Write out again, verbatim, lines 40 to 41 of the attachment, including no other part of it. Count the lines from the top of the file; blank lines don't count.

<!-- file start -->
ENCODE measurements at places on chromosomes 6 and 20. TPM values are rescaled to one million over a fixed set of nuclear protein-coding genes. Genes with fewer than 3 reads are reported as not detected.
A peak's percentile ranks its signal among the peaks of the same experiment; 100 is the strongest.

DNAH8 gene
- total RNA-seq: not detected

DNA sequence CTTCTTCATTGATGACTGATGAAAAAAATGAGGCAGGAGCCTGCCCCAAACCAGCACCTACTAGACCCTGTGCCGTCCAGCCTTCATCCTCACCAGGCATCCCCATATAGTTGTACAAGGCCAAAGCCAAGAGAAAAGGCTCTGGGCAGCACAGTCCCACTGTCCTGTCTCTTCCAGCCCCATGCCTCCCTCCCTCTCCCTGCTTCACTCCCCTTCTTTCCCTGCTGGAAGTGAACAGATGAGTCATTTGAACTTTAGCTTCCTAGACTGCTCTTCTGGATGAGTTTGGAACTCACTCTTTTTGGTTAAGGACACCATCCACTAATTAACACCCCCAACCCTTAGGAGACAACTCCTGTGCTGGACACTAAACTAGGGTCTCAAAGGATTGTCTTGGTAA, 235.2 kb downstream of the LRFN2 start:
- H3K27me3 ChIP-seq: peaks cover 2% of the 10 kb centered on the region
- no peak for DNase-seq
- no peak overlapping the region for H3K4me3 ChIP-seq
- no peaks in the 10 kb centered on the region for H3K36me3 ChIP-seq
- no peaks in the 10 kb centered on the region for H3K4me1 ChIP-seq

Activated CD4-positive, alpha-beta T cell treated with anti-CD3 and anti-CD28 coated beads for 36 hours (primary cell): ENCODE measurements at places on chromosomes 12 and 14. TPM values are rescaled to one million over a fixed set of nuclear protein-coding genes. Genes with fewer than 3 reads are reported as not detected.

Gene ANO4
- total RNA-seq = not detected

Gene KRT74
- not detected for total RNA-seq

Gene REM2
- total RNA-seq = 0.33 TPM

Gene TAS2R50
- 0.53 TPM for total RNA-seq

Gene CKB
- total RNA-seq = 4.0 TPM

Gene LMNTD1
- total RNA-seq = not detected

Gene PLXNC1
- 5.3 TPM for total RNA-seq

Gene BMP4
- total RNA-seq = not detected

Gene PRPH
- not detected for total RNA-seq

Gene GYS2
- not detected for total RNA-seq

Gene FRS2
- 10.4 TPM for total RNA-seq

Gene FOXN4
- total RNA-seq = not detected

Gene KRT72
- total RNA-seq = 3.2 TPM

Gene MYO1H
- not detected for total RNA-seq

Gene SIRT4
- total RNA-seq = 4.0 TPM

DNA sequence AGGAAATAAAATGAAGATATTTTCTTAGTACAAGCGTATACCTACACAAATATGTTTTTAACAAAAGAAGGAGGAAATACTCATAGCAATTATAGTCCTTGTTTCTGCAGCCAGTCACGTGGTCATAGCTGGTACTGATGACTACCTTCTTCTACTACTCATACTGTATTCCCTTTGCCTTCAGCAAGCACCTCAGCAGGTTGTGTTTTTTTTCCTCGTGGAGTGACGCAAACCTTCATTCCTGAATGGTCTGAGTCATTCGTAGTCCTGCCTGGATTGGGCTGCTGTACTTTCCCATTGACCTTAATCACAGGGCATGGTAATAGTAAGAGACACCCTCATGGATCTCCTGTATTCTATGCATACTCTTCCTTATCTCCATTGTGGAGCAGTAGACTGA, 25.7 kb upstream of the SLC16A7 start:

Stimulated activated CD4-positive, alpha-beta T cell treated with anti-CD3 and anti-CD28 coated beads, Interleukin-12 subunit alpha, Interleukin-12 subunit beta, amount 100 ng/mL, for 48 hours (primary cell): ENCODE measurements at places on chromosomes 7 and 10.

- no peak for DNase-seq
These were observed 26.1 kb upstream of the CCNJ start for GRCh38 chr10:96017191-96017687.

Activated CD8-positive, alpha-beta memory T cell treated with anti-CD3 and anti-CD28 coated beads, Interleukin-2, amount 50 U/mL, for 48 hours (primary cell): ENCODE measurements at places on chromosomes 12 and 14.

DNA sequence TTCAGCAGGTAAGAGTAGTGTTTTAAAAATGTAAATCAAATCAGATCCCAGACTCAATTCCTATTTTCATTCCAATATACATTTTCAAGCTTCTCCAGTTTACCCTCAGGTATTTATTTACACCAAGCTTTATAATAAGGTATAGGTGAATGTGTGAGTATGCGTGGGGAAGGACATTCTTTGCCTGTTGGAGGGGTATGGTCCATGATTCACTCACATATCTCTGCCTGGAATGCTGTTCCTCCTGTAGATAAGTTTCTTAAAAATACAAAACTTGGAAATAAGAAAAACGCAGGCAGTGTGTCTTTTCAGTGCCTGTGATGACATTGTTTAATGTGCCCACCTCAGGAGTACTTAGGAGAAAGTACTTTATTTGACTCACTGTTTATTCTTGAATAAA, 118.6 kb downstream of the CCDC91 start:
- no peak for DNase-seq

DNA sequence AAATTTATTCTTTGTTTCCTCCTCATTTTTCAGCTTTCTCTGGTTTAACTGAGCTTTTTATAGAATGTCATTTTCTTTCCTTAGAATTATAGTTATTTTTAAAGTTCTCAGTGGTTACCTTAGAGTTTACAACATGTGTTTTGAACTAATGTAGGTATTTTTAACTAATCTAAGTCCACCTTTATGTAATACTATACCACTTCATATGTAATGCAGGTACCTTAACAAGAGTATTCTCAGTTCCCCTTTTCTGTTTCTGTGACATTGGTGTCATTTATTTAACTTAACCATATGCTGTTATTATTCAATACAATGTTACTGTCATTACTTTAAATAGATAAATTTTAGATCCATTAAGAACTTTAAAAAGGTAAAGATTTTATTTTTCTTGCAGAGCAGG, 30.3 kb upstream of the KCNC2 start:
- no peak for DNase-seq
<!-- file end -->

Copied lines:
Gene SIRT4
- total RNA-seq = 4.0 TPM